The last week or so has reminded me again of just how different the ad avoidance landscape has become since Apple’s big content blocking move. Stories, analyses and reactions keep popping up daily, and the topic remains hot among marketers, techies and journalists. A number of new themes have arisen that deserve deeper attention, but for the moment, these are the top issues presently:
- PageFair, a start-up that promises to help publications fight back against the ad blocking menace had to admit this week that they were hacked. As a result, their technology, as deployed on a number of publication websites served malware to readers. Needless to say, it is hard to imagine a more poignant demonstration of the cure being far worse than the disease. See The Economists statement here.
- German publishers continue to push back against ad blocking, with an intensity not yet demonstrated from their Anglophone colleagues. Springer‘s experiment with an “ad wall” on their Bild website, controversial as its enforcement has been, is proving successful, at least according to the publisher. They claim that 2/3 of the ad block users turned them off when notified by the site, and that the site’s current ad blocking rate was in the “single digits.”
- Another German publisher with no patience for ad blocking in general, and Eyeo in particular, is Sascha Pallenberg of mobilegeeks.de. Pallenberg has been a vocal critic of Ad Block Plus and its proprietors for some time, and attacked them again last week for using their “acceptable ads” filtering to let through a number of unsavory sites including porn and scam/virus sites. The fact that there may be a financial relationship between the sites and Eyeo allows Pallenberg to slam them for being hypocrites, at once protecting their users while at the same time taking money to serve them up to advertisers. Eyeo claimed it was merely a mistake, but there is no question that the ethics of the “acceptable ads” campaign is murky, to say the least.
- Speaking of Eyeo, the German company met with a number of publishers and advertisers in New York last week, in a kind of “peace talk” between antagonistic forces. Apparently the discussion was civil if inconclusive. Fundamentally, Eyeo’s business model depends on their ability to get big advertisers to pay for the privilege of being including on their allowed filter lists, so an out-and-out conflict is not particularly helpful for them. In essence, Eyeo is bidding to become a trusted go-between, working with both users and publishers to enforce a style of advertising that both sides can live with. It is going to be a difficult tightrope walk, I suspect, and not likely to have a long staying power, but in the meantime, they have strong interests to develop compromises with advertisers.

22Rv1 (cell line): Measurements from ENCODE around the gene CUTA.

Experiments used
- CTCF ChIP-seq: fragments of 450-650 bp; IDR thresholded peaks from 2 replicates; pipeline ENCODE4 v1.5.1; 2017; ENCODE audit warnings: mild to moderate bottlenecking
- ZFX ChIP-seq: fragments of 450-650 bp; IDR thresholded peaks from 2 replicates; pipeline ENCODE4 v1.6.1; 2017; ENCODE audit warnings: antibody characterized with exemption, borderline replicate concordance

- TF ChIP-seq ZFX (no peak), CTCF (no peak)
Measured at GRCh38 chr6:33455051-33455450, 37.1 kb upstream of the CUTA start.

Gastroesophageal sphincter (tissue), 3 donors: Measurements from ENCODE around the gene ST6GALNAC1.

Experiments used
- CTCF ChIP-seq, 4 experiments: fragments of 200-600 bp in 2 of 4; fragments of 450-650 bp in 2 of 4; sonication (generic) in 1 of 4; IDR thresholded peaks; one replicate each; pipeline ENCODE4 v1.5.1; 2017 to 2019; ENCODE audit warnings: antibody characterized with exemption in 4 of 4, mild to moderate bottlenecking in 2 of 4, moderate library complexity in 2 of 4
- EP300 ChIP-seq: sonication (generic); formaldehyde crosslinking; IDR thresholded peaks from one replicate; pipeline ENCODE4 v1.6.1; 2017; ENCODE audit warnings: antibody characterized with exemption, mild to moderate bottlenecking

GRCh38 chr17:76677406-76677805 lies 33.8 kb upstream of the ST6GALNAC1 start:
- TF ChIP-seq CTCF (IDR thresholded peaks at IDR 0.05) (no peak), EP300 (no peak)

- One of the companies that is publicly known to pay Eyeo for exemption from filter lists is Google. They are also dealing with ad avoidance by providing YouTube users the option to pay for the privilege of not seeing ads via the YouTube Red subscription. And just to make the connection between ad avoidance and the subscription model clear, one of YouTube’s biggest stars, PewDiePie has been saying exactly that. For him and his peers, YouTube Red is a reaction to ad blockers and the best way to make up for lost revenue.
More longer form, in depth analysis of the crisis in advertising, mobile marketing and user revolt is occurring, thankfully. Three not to be missed pieces, that I hope to discuss in more detail are:
- Doc Searls’ latest in his series of examinations of the broken customer-marketer relationship and how ad blocking is an understandable reaction
- Frédéric Filloux’s latest in his series looking at how ad blocking will change the economics of online advertising, particularly in breaking the hold of adtech over online journalism
- Ian Leslie’s dissection of the devastating fall of brand advertising in the face of digital adtech